It has been a turbulent past few days for Southwest Airlines.
Travel troubles continue for the Dallas-based carrier, as flight delays and cancellations created a domino effect at airports across the country.
Since Friday, Southwest has canceled well over 2,000 flights coast to coast. CNBC airline reporter Leslie Josephs said deciding exactly who or what to blame isn’t an easy answer but staffing issues are a major part of the problem.
“They apologized for it, but they have affected the travel plans of tens of thousands of customers,” she said. “Their schedule on Sunday was the highest number of flights they’ve had since April 2020.”
She said it’s forced the airline to look ahead at staffing to prevent this from happening again.
“They’ve been criticized somewhat for not having enough of a cushion and even some self-criticism," Josephs said. "They know that they need to have more of a backup.”
There's talk of staffing issues as industry experts believe there are bigger-picture problems happening for the airline industry.
As of Tuesday, the delays and cancellations were at a much lower rate, with numbers improving throughout the morning, according to FlightAware.
At its worst on Sunday, 1 out of 4 Southwest flights didn't take off, leaving passengers stuck in airports across the country.
Over the holiday travel weekend, it got so bad that one man in Austin said he paid $200 for a rideshare back home. Another said an Uber to Amarillo was too far, so he rented a U-Haul.
"They said, well we don't have any trucks or vans but we have this 10-foot moving truck you can take. So I said, I'll take it," traveler Paul Proffer said. "It was the first time I felt like we live in the U.S. and we're trapped."
There’s been no shortage of frustrated Southwest Airlines passengers at Dallas Love Field.
“Over the past six weeks I’ve taken probably 10-12 flights and I think all but two of those have been delayed by at least an hour,” Southwest passenger Whitney House said.
Erica McCullom said it was her first businesses trip since before the start of the pandemic and it did not go as planned.
“It was supposed to leave yesterday and now I’m leaving now,” said McCullom. “It’s very stressful. It’s anxiety. It’s stressing me out. My heart’s racing.”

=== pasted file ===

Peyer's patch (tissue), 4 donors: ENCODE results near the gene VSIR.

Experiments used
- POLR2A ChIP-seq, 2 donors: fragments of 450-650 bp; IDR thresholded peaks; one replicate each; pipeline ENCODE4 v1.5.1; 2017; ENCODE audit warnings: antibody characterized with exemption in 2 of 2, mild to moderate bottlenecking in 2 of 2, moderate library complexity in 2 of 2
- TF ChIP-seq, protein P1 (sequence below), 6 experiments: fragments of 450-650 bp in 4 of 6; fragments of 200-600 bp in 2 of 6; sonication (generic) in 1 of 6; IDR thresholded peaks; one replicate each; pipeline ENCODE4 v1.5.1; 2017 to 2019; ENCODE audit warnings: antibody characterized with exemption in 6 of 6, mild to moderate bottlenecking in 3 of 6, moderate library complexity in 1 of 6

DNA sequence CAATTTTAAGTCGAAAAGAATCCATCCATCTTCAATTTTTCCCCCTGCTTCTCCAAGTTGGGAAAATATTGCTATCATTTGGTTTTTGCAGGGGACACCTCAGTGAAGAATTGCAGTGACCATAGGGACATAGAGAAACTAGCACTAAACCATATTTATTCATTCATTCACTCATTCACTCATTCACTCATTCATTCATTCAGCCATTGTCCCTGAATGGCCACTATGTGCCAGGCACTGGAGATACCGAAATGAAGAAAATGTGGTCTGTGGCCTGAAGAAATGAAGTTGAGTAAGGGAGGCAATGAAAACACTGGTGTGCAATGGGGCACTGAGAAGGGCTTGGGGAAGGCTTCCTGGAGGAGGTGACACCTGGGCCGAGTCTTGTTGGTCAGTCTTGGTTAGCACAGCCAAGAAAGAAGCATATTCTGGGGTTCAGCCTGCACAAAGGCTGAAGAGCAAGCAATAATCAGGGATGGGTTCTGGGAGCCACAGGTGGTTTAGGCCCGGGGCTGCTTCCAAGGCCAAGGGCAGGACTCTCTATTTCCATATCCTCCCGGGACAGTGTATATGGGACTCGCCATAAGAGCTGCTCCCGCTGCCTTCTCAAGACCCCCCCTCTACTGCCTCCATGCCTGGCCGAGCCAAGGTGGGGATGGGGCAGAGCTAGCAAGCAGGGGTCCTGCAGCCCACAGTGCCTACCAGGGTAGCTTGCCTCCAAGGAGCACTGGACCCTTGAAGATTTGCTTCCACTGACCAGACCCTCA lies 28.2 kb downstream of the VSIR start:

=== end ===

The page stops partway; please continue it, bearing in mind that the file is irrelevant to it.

While cancellations and delays improved at Love Field and beyond throughout the day on Tuesday, Josephs said there could be another challenge in the weeks and months ahead.
“It’s sort of a reversal of that they saw last year when they needed so many people to take leave and now they have to do the more painful process of getting them back,” Josephs said.
Josephs said while some employees, even CEO Gary Kelly have been outspoken against vaccine mandates, there’s no indication there was a planned walkout in response.
Whatever the case, passengers are fed up.
“They’re wrong,” McCullom said. “They need to get it together.”
Southwest has since issued a huge apology to customers. Below is the statement in full.
"Southwest Airlines extends a tremendous apology to our customers and employees for the flight cancellations and delays which occurred over the weekend and on Monday. On Friday evening, the airline ended the day with numerous cancellations, primarily created by weather and other external constraints, which left aircraft and crews out of pre-planned positions to operate our schedule on Saturday. Unfortunately, the out-of-place aircraft and continued strain on our crew resources created additional cancelations across our point-to-point network that cascaded throughout the weekend and into Monday.
Southwest teams have been working diligently to restore stability to the network, and we are experiencing less disruptions on Monday. We hope to restore our full schedule as soon as possible. As a note, the operational challenges were not a result of southwest employee demonstrations.
To every customer that experienced a cancellation or delay, southwest offers our sincerest regret regarding disrupted travel plans, and we look forward to a future opportunity to demonstrate our safe, reliable, friendly, and legendary southwest hospitality – something that customers should always expect from Southwest Airlines. If customers require assistance from Southwest, they can utilize one of the airline’s self-service options for convenience or contact us via one of the methods listed on Southwest.com."
The airline blamed disruptions on both air traffic control issues in Florida and bad weather in that region. That caused a ripple effect in the already air-tight schedule they created for their crew.
"With fewer frequencies between cities in our current schedule, recovering during operational challenges is more difficult and prolonged," Southwest clarified in another statement.